Carol Sadler
Special Education Consultant/Advocate
1105 Rock Pointe Look
Woodstock, GA 30188

I am a lay Parent Advocate assisting parents of children with disabilities in school IDEA, 504 and SST meetings. I am a former CHADD and LDA Coordinator, graduate of the 1st GA Advocacy Office PLSP legal training course and most importantly parent of two children with various disabilities.

Monday, March 15, 2010

Education Department To Step Up Enforcement Of Disability Rights

FYI – Important information for others to share with the permission of Debi Tucker


Debi, this is very timely information for me.  I’m working on a current case in Fulton filing an OCR complaint regarding a child with ADHD where the school is discriminating and punishing the student for his documented disabilities.  Also in Fulton, I have had a slew of calls and cases involving the district fighting hard against 504 Plans and/or IDEA for students already identified with ADHD.  Middle schools and high schools are now implementing detention for students who do not turn in their work, don’t bring their materials to class, are disorganized and do not have their homework, etc.  ALL examples of difficulties children with ADHD and Executive Function Disorder difficulties.


I have found since ADAAA was passed in 2008 and took effect January 2009, few schools knew of or have applied the new regulation.  I was told that Fulton County specifically just received some training this January (a year later….).  Therefore, it has been up to those of us down in the trenches teaching the educators and vigilantly defending these students rights to make sure these schools comply.


Thank you again for the information, and I’m excited to learn that OCR is stepping up their enforcement efforts!!  Let’s hope it will finally make a difference!!


Advocacy & Consulting Services - IEPadvocate4you
Carol Sadler, Special Education Consultant/Advocate
GA Advocacy Office PLSP I Graduate
1105 Rock Pointe Look
Woodstock, GA 30188

IEPadvocate4you also now on Facebook, LinkedIn and Twitter


"There is nothing more unequal than the equal treatment of unequal people." ---- Thomas Jefferson

“Refrain from Restraining, Secluding and Corporal Punishment” ---- Carol Sadler, Advocate

GNET=PsychoNOed=Jail without jury or trial=Imprisonment without legal representation


Information contained in this communication is confidential and privileged. It is not meant to represent legal or medical advice, but rather advice given based on my knowledge as a trained Parent Advocate by the GA Advocacy Office, Council of Parent Advocates & Attorneys, CHADD, LDA, the GA DOE Parent Mentor program as an invited guest and the special education attorneys that I often work with on educational matters. Please do not forward without my permission.


From: [] On Behalf Of Debi Tucker
Sent: Monday, March 15, 2010 10:26 AM
To: Ga-DisabilityAdvocatesandAttorneys
Subject: [Ga-DisabilityAdvocatesandAttorneys] Education Department To Step Up Enforcement Of Disability Rights

Good morning all! Got this earlier and thought many of you might find it interesting...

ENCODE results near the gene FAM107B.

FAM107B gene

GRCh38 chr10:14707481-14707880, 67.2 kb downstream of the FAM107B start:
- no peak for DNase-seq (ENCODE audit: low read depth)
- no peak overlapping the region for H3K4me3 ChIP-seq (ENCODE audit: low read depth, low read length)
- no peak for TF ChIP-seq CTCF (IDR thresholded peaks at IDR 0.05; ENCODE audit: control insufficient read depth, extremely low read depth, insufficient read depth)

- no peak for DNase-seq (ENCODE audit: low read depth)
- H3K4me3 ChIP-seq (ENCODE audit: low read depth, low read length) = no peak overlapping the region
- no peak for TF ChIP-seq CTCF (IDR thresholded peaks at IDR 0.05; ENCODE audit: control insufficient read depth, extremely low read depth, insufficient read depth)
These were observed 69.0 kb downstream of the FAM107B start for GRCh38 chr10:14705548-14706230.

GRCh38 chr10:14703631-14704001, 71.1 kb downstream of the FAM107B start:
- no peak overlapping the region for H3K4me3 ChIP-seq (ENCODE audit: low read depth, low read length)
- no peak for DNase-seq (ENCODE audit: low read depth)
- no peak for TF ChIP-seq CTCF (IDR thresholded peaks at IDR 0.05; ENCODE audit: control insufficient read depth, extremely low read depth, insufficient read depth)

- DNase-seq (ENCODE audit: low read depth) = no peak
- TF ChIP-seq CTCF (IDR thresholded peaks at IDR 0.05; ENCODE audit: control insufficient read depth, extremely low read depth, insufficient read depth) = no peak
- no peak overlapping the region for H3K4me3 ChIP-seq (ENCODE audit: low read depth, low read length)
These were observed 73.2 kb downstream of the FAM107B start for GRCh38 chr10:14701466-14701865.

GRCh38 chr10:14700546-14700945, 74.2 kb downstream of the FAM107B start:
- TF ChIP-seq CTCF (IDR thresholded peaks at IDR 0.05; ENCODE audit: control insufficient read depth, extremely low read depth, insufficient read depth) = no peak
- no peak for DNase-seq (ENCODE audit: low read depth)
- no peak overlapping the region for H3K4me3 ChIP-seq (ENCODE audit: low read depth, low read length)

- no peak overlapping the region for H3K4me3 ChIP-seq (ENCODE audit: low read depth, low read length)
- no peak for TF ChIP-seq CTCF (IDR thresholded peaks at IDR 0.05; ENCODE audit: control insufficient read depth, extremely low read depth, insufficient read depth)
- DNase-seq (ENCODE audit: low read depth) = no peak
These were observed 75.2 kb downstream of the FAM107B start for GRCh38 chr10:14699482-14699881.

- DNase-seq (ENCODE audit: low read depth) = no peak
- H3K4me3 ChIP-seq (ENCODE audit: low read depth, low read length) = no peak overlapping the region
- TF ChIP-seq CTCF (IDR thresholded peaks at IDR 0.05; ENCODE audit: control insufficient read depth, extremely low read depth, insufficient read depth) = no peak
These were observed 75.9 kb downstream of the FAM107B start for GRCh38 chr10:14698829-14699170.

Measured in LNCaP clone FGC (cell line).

Education Department To Step Up Enforcement Of Disability Rights

By Michelle Diament

March 8, 2010

The federal government is redoubling its efforts to crack down on civil rights violations against students with disabilities and other minority groups, Secretary of Education Arne Duncan said Monday.

The Department of Education’s Office of Civil Rights will be issuing a series of letters offering guidance to school districts across the country and ramping up efforts to reach out to parents and advocacy groups, Duncan said in a speech in Selma, Ala.

Plans are in place to send 17 letters before the fiscal year ends Oct. 1 advising school districts on issues ranging from restraint and seclusion to teaching English language learners with disabilities and working with students who have attention deficit hyperactivity disorder, or ADHD.

“The truth is that, in the last decade, the Office for Civil Rights has not been as vigilant as it should have been in combating gender and racial discrimination and protecting the rights of individuals with disabilities. But that is about to change,” Duncan said. “We are going to reinvigorate civil rights enforcement.”

The move is promising, says Curt Decker, executive director of the National Disability Rights Network, which acts as an umbrella group for the federally mandated protection and advocacy systems in each state.

“In the past, my people felt that a complaint with the Office of Civil Rights was like going into a black hole,” he says.

More recently, however, Decker says he has been “very encouraged” by a dialogue between his office and the Office of Civil Rights. “There is a lot of communication, which is a good first step,” he says.

The 600-person Office of Civil Rights has the power to issue policy guidance, conduct compliance reviews and offer assistance to school districts. Ultimately, the office has the authority to withhold federal funds if civil rights violations go unresolved.

Duncan’s announcement Monday in Selma, Ala. coincides with the forty-fifth anniversary of “Bloody Sunday,” when hundreds of civil rights marchers were aggressively confronted by law enforcement.

Judy Higginbotham

Region 2 TA Coordinator


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